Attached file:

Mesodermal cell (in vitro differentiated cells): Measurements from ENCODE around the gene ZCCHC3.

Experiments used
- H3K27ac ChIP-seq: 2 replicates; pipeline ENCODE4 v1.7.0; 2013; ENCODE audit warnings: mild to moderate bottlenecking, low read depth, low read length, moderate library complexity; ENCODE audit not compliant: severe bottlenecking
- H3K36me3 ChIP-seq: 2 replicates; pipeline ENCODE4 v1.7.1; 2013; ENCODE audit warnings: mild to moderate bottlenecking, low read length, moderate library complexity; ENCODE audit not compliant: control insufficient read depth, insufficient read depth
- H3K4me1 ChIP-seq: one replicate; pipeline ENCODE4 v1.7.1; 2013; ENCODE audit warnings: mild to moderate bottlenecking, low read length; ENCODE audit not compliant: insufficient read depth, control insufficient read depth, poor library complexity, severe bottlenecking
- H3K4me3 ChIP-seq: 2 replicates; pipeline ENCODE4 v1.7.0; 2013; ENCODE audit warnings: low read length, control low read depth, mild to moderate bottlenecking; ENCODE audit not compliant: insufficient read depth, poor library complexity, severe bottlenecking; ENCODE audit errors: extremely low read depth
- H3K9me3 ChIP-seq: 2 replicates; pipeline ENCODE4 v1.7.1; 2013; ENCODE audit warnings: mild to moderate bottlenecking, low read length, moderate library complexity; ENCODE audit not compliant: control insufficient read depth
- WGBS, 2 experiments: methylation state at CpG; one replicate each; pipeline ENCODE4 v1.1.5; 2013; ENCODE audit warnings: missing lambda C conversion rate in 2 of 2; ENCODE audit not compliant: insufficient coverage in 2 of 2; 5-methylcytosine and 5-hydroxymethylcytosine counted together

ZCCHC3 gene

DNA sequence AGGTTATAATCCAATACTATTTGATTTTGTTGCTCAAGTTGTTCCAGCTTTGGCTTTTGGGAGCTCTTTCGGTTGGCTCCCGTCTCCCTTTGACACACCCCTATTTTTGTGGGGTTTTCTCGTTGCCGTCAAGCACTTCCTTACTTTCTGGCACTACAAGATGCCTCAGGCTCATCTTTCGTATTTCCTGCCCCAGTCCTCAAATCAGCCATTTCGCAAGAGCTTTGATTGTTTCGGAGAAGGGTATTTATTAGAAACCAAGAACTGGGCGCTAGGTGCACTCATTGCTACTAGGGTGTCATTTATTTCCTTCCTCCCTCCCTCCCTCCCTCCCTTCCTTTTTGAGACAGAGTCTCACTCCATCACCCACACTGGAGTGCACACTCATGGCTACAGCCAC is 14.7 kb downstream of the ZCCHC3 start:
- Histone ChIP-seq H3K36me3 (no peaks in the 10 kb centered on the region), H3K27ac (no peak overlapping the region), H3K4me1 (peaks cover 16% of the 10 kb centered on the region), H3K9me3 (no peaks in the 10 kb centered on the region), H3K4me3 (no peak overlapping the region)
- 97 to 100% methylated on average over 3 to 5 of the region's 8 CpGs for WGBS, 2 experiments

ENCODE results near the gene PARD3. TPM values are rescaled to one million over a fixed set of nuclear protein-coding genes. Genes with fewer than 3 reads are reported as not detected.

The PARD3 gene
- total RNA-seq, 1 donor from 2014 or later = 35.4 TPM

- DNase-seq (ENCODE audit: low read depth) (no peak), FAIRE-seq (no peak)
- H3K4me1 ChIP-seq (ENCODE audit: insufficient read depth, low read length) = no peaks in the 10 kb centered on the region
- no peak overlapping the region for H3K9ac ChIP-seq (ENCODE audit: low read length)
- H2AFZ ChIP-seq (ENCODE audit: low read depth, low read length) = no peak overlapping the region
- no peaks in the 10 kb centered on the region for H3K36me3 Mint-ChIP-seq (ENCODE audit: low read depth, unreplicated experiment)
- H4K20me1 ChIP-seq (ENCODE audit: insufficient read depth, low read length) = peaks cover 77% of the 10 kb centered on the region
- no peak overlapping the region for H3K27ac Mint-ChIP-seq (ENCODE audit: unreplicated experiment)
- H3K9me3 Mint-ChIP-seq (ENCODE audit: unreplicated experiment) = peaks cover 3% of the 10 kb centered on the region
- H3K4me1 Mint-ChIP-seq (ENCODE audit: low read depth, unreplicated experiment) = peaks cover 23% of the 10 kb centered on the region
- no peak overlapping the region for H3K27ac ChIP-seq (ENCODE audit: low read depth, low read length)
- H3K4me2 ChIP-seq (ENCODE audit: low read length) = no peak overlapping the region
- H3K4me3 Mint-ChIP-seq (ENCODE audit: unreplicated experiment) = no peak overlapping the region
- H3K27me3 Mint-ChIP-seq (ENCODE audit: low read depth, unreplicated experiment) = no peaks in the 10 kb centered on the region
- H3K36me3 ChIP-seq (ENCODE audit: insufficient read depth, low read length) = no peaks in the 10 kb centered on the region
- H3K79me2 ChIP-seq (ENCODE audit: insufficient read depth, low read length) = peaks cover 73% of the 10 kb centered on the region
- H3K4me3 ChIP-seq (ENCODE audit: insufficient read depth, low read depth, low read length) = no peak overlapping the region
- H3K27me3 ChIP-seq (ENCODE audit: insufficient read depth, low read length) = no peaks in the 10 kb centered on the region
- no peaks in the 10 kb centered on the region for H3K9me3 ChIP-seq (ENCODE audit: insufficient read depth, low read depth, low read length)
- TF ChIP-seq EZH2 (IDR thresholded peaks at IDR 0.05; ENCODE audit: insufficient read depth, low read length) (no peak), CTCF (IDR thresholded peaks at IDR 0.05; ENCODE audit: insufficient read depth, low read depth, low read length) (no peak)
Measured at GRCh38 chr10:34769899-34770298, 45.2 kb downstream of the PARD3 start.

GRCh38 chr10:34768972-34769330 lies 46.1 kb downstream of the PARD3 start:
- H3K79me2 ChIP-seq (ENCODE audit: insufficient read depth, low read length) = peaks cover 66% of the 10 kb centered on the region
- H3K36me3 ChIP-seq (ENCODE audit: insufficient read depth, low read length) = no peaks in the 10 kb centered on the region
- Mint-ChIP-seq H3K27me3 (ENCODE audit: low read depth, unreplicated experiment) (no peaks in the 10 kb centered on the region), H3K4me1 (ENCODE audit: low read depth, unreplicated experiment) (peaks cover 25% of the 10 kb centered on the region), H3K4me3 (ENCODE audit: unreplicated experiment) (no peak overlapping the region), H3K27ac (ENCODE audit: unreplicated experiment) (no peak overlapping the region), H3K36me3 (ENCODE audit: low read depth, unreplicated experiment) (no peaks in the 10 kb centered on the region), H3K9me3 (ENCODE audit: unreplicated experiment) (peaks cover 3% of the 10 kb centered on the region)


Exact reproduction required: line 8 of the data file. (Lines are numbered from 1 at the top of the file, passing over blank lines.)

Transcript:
- WGBS, 2 experiments: methylation state at CpG; one replicate each; pipeline ENCODE4 v1.1.5; 2013; ENCODE audit warnings: missing lambda C conversion rate in 2 of 2; ENCODE audit not compliant: insufficient coverage in 2 of 2; 5-methylcytosine and 5-hydroxymethylcytosine counted together